The famous Aussie Dingo.
We did see a fair number of Aussie animals at the Sanctuary, including koalas, dingos, lyre birds, echidnas, platypuses, and of course kangaroos and wallabies. There is no sense in showing all the animals to you, mostly since I did not take too many photos.
A hawk owl from the birds of prey show.
One of the great exhibits at the Sanctuary was its native raptors show. Several times a day trainers come out with several birds and let them fly across the audience. One fella almost lost his hat as a barn owl swooped over him. My favorite bird from the show was the hawk owl shown in the image above. It is one of the "visual owls" unlike the barn owl which is a "hearing owl". The eyes were an amazing bright shock of yellow. The image does not do them justice.
After the sanctuary, Elise and I went back to the motel, freshened up, and then went out for dinner. We went to the local RSL, the Austrailian VFW, and had a nice home made meal at their bistro. We chatted with the doorman for awhile. He was a Swede that had moved to AU for work reasons I think. He was nice and we got a bit of the local flavor since he had been there for 20+ years.
The Rose Stairway at the Maroondah Dam.
After dinner Elise and I went and saw the Maroondah Dam, including the "Dam Wall" and yes, I do love to say it. You must think we'd be tired by now and yes we were, but not tired enough to ignore ice cream. A day that ends with ice cream is a good day in my book.
"The Bushman and son" in Marysville.
The next day we drove to Marysville, the location of the conference. The road followed an old trade route called the "Black Spur" and was more winding than a snake. Again, Elise drove this section of road - she is becoming quite the slalom racer now.
Marysville is quite the tourist town and when we "rode into town" there must have been around 30+ motorcycles at the various cafes and shops. The winding roads and magnificent scenery make this a favored place for them, but unfortunately they are eager to pass everyone even in no passing zones!
Caution, Lyrebirds in area sign.
The region is home to the Lyrebird, which has beautiful plumage that the male displays during the mating season. They have the distinction of being able to mimic any sound especially other birds. For those of you who have seen the BBC's "Life of Birds", you might remember they also mimic car alarms and high speed camera shutter motors.
Elise, fern trees, and "Mountain Ash" on Lake Mountain.
During that 1st day in Marysville, Elise and I explored the nearby area and visited Lake Mountain. This is a ski resort in winter and an alpine(+/-) trekking area the rest of the year. We went for a 4+ km walk on the mountain top and enjoyed the cooler mountain air.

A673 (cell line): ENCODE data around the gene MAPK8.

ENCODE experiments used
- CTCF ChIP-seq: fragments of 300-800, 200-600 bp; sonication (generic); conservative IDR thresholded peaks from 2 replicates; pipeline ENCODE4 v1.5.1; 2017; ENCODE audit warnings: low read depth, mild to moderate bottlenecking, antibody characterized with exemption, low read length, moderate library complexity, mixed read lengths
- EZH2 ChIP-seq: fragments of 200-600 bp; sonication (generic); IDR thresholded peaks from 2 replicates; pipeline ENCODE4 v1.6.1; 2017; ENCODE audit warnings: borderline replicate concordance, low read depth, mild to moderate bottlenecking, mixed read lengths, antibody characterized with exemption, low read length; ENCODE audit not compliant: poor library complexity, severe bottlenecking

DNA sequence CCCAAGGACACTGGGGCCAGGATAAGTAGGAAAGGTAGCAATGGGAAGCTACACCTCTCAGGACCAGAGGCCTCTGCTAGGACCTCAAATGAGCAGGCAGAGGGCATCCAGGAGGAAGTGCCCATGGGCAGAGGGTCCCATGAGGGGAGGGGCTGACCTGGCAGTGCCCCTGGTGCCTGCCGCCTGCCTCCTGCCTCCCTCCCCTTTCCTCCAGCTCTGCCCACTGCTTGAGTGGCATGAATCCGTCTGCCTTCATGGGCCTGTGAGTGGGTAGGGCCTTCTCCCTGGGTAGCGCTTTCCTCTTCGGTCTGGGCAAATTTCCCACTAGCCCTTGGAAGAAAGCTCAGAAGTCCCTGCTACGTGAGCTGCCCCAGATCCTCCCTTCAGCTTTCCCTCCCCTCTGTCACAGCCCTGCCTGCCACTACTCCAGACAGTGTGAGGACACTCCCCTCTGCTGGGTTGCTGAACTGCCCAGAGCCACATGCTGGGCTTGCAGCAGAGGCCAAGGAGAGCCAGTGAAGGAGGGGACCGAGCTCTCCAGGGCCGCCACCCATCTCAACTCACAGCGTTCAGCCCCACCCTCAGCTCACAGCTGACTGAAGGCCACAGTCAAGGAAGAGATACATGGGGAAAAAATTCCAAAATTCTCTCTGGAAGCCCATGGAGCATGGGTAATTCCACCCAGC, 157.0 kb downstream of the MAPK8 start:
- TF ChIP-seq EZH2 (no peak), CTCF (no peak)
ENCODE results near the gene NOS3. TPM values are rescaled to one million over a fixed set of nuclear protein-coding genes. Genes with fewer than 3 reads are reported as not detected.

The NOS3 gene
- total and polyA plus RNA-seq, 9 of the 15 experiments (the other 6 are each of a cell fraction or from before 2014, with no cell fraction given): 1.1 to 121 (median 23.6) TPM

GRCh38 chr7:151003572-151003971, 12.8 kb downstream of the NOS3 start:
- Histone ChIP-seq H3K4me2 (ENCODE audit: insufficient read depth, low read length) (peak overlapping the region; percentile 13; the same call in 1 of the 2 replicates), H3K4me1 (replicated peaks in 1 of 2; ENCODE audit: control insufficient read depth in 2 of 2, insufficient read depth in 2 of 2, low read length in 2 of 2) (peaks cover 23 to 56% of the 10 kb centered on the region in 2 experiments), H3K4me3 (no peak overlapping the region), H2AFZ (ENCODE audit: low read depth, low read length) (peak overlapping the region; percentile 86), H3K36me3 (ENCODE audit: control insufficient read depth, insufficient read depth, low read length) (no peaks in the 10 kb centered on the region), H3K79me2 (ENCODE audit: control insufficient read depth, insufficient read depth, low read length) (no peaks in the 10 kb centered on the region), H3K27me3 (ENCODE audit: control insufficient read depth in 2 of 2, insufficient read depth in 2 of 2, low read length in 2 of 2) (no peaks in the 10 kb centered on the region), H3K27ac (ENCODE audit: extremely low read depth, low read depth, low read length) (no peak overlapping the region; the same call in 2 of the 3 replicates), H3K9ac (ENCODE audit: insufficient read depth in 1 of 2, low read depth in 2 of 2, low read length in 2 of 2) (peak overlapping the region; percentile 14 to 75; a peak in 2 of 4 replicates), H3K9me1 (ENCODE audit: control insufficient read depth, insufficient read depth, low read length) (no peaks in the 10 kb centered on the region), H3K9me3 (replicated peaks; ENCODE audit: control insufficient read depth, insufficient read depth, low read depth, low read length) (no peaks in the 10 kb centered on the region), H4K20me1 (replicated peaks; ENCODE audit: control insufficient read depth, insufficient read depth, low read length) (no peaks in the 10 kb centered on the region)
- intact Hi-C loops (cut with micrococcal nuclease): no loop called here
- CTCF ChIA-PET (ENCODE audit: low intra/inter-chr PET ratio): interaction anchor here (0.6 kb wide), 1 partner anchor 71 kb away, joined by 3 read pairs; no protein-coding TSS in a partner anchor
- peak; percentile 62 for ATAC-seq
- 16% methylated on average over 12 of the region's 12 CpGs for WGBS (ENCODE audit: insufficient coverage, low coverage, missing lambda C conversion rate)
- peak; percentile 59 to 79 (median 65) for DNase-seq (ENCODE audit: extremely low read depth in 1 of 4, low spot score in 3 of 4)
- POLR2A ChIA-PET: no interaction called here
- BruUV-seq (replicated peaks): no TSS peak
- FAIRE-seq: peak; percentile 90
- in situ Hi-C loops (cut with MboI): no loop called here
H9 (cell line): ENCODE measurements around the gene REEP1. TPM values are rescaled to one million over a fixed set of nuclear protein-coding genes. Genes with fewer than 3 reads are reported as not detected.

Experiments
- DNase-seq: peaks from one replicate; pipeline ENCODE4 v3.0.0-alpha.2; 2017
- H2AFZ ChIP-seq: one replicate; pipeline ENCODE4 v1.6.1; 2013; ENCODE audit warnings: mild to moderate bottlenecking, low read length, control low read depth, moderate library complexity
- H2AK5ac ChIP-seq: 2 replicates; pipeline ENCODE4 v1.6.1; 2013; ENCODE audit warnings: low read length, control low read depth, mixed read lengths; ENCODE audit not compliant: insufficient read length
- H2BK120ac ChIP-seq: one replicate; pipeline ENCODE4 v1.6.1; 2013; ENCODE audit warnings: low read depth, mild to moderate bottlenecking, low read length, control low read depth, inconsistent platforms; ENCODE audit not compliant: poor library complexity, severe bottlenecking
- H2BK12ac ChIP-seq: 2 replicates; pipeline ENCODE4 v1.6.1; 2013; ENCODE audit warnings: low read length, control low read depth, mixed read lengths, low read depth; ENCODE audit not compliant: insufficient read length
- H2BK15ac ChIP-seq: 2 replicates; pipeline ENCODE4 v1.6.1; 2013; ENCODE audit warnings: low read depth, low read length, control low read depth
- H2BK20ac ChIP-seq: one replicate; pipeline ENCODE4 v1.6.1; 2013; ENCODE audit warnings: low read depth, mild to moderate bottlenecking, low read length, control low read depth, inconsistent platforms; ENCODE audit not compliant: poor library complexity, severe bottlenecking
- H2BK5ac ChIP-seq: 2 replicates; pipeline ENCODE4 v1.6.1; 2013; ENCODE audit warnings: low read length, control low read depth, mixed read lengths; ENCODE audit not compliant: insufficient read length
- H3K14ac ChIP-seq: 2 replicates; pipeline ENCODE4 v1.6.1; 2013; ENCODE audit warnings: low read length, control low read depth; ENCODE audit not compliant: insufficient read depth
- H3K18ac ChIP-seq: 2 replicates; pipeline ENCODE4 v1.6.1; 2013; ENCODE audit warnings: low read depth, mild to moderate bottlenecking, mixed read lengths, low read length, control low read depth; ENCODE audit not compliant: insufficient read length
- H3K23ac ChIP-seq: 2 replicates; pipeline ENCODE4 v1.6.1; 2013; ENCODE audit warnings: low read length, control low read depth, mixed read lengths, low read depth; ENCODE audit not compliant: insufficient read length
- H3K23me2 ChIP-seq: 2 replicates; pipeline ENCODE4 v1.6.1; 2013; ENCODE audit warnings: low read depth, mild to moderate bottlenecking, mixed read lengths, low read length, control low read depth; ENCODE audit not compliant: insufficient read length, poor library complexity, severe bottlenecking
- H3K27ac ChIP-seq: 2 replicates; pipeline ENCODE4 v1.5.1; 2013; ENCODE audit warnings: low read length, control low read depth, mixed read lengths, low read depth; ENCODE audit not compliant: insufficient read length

The image above shows the scale of the "Mountain Ash". Elise is the blue blob at the bottom. While we were on Lake Mountain we saw plenty of wombat scat (no. I do not have photos), and we even found one of its active dens. Now if only we could have seen a wombat in the wild.
A fern glen on the "Tree Fern Glen Walk" in Marysville.
The first day of the conference Elise spent all day there and I got to trek around on my own. I went on the "Tree Fern Glen Walk", a 8km round trip walk from the center of town. It ends at a place called Stephenson's Falls.
Stephenson's Falls on the "Tree Fern Glen Walk" in Marysville.
These falls are 82m high and are lighted at night. The power for the light comes from a turbine downstream. Elise and some friends of ours went here one night and we saw a baby tiger snake.
A fern tree fiddle on the "Tree Fern Glen Walk" in Marysville.
A wild fuschia on the "Tree Fern Glen Walk" in Marysville.
The week at the conference was uneventful for me. I went to some of the talks and did not explore as much. We made some new friends that actaully live in Perth as well. One night I went on a night time bush walk, but Elise was not feeling well so she did not go. On the walk we saw ringtailed possums and I spotted a baby greater glider, the largest gliding mammal in AU. When I returned, Elise felt better and we went on our own roadside bush walk and we saw a koala and possums. The poor koala was spooked by us and tried to escape by climbing a concrete telephone pole. It took it about 6 tries before it realized it could not climb concrete.
One day during the conference the whole group went on a bus tour of the Yarra valley area and we had dinner at a vineyard. Ah fine wine, fine food, and a sober bus driver - what more could a bunch of geologists, engineers, physicists, and mathmeticians want?
On the way back to the airport Elise and I stopped at a hedge maze. I hope to have the roll of film filled soon so you can see that too.